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Water, Sand, Molluscs: Imperial Infrastructures, the Age of Hydrology, and German Colonialism in Swakopmund, Southwest Africa, 1884–1915

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How did nature challenge German colonialism in Southwest Africa? What role did water, sand, and a small mollusc play as Germans tried to establish their first and, in many ways, only settler colony? This paper explores the events surrounding the town of Swakopmund, a small coastal settlement defined as the main entry point (Eingangstür) into German Southwest Africa at the time. As a case study, Swakopmund arguably provides an excellent framework when showcasing the importance of widely underestimated environmental protagonists in the construction of the German Empire; it also underlines the value of incorporating environmental history more broadly into discussions of German colonial fantasies in the age of hydrology.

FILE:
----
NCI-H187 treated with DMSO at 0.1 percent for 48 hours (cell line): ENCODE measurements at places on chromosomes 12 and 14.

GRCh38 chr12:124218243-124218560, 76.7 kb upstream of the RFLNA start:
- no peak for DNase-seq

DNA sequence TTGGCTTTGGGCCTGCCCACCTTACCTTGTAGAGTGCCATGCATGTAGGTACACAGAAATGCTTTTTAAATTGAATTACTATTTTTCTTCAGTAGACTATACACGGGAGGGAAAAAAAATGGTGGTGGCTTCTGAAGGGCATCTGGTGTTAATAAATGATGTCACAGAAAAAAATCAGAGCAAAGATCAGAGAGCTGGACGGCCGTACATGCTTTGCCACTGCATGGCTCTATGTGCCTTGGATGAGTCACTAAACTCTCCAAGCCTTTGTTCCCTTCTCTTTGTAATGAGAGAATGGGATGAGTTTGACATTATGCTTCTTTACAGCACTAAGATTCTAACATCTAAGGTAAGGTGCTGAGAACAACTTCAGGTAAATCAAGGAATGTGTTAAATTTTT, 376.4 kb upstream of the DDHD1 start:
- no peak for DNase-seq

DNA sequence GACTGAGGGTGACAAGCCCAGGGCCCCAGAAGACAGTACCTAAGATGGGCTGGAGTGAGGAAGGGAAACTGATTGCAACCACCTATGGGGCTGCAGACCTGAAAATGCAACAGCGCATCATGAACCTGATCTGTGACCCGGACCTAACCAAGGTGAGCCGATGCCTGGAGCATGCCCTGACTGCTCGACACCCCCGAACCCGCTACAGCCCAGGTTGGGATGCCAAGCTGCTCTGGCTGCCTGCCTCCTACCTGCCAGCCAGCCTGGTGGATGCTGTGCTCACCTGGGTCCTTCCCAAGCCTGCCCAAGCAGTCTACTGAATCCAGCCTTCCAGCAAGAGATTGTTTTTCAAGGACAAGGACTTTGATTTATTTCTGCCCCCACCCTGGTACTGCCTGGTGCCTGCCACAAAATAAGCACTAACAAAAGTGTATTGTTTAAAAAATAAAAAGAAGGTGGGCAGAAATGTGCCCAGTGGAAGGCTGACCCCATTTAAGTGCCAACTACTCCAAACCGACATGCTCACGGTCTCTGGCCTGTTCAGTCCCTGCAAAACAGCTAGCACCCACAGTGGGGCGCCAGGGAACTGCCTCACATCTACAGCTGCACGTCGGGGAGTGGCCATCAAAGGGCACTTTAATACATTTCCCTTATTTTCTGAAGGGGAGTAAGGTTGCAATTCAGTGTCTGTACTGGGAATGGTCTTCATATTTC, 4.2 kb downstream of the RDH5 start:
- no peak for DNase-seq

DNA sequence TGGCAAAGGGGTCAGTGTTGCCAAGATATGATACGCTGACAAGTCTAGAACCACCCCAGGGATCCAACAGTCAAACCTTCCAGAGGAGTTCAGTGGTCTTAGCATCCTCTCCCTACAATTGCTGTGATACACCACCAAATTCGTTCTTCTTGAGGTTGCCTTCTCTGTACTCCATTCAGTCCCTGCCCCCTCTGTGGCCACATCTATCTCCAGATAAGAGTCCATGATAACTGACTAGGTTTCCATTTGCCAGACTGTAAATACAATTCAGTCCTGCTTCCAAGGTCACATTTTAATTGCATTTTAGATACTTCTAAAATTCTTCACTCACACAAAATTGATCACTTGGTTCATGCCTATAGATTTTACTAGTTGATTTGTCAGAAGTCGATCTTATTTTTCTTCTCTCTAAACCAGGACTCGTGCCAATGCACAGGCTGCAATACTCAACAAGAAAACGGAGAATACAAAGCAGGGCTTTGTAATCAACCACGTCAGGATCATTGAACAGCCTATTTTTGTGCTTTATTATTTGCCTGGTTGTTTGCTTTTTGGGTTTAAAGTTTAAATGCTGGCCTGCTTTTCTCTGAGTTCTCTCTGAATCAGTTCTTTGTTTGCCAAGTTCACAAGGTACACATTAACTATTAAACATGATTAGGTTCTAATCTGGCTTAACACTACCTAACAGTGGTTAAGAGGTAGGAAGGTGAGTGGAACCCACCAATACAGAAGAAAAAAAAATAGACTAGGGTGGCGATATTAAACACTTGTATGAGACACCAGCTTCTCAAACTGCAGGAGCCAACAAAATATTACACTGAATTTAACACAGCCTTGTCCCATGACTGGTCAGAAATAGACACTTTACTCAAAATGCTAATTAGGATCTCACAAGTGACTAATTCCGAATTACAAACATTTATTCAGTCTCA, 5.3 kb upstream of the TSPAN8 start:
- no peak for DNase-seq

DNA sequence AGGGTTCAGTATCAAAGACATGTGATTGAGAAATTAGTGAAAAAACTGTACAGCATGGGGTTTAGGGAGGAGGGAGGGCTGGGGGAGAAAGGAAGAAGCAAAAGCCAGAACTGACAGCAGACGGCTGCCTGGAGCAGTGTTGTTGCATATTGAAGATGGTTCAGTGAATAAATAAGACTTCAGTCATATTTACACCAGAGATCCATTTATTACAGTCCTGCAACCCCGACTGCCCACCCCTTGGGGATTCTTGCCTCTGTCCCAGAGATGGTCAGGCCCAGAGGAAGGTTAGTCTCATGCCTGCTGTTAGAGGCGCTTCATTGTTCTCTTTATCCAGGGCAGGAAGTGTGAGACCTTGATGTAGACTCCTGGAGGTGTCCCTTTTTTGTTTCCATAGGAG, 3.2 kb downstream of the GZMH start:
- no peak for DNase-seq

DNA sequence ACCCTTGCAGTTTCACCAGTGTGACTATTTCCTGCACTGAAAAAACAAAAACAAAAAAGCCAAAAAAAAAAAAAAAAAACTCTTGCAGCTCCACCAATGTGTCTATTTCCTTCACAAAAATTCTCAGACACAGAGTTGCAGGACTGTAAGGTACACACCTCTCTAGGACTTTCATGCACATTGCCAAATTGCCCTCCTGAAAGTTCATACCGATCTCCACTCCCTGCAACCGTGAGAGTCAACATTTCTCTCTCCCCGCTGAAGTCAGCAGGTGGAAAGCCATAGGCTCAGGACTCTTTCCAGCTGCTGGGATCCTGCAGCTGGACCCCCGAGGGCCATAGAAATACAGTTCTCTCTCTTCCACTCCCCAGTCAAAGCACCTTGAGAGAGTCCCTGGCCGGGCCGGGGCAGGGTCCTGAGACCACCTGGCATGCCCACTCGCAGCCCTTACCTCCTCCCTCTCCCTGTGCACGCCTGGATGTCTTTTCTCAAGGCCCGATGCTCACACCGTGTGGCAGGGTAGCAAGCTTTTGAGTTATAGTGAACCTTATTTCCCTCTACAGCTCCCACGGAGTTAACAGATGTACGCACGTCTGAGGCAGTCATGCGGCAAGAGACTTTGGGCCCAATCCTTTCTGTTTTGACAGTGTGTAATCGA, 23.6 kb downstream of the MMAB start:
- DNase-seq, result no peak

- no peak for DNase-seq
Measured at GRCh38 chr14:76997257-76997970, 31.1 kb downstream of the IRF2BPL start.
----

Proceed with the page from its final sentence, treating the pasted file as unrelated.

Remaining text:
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Keywords: Africa; Age of hydrology; German Empire; colonial fantasies; colonialism; dredging history; infrastructures; water

Appeared or available online: November 1, 2018

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